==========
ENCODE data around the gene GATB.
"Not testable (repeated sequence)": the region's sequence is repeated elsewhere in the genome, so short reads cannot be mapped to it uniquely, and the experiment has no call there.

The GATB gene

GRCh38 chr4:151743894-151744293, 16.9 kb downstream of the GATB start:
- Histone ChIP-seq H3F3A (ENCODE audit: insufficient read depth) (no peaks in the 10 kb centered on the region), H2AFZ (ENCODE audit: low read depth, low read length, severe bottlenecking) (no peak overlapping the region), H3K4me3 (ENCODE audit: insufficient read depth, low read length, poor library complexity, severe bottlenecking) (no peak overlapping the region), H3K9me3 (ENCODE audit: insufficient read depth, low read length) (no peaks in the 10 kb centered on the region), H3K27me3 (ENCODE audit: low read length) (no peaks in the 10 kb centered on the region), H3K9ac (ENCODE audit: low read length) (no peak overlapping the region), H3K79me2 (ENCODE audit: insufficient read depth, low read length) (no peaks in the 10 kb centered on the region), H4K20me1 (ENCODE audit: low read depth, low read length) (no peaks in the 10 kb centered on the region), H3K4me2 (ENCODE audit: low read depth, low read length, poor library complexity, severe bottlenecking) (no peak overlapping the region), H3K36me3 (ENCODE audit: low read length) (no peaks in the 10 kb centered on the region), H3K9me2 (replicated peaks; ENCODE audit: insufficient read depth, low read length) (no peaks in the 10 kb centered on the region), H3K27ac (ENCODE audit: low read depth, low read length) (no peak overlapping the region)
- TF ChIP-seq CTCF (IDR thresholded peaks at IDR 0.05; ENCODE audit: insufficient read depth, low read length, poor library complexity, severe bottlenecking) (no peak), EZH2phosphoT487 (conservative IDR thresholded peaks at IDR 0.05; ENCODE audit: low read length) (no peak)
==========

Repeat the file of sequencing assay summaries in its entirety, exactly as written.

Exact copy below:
ENCODE data around the gene GATB.
"Not testable (repeated sequence)": the region's sequence is repeated elsewhere in the genome, so short reads cannot be mapped to it uniquely, and the experiment has no call there.

The GATB gene

GRCh38 chr4:151743894-151744293, 16.9 kb downstream of the GATB start:
- Histone ChIP-seq H3F3A (ENCODE audit: insufficient read depth) (no peaks in the 10 kb centered on the region), H2AFZ (ENCODE audit: low read depth, low read length, severe bottlenecking) (no peak overlapping the region), H3K4me3 (ENCODE audit: insufficient read depth, low read length, poor library complexity, severe bottlenecking) (no peak overlapping the region), H3K9me3 (ENCODE audit: insufficient read depth, low read length) (no peaks in the 10 kb centered on the region), H3K27me3 (ENCODE audit: low read length) (no peaks in the 10 kb centered on the region), H3K9ac (ENCODE audit: low read length) (no peak overlapping the region), H3K79me2 (ENCODE audit: insufficient read depth, low read length) (no peaks in the 10 kb centered on the region), H4K20me1 (ENCODE audit: low read depth, low read length) (no peaks in the 10 kb centered on the region), H3K4me2 (ENCODE audit: low read depth, low read length, poor library complexity, severe bottlenecking) (no peak overlapping the region), H3K36me3 (ENCODE audit: low read length) (no peaks in the 10 kb centered on the region), H3K9me2 (replicated peaks; ENCODE audit: insufficient read depth, low read length) (no peaks in the 10 kb centered on the region), H3K27ac (ENCODE audit: low read depth, low read length) (no peak overlapping the region)
- TF ChIP-seq CTCF (IDR thresholded peaks at IDR 0.05; ENCODE audit: insufficient read depth, low read length, poor library complexity, severe bottlenecking) (no peak), EZH2phosphoT487 (conservative IDR thresholded peaks at IDR 0.05; ENCODE audit: low read length) (no peak)